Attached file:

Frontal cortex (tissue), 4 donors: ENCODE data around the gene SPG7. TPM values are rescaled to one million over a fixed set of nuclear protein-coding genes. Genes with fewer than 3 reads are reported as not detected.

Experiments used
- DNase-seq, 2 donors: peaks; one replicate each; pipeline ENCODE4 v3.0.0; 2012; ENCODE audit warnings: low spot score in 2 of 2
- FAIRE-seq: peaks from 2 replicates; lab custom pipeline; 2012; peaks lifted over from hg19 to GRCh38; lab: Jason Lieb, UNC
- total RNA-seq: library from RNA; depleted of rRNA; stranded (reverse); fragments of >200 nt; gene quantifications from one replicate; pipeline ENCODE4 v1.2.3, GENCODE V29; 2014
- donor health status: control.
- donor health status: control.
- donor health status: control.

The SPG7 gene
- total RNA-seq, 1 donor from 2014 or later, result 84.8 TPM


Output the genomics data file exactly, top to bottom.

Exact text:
Frontal cortex (tissue), 4 donors: ENCODE data around the gene SPG7. TPM values are rescaled to one million over a fixed set of nuclear protein-coding genes. Genes with fewer than 3 reads are reported as not detected.

Experiments used
- DNase-seq, 2 donors: peaks; one replicate each; pipeline ENCODE4 v3.0.0; 2012; ENCODE audit warnings: low spot score in 2 of 2
- FAIRE-seq: peaks from 2 replicates; lab custom pipeline; 2012; peaks lifted over from hg19 to GRCh38; lab: Jason Lieb, UNC
- total RNA-seq: library from RNA; depleted of rRNA; stranded (reverse); fragments of >200 nt; gene quantifications from one replicate; pipeline ENCODE4 v1.2.3, GENCODE V29; 2014
- donor health status: control.
- donor health status: control.
- donor health status: control.

The SPG7 gene
- total RNA-seq, 1 donor from 2014 or later, result 84.8 TPM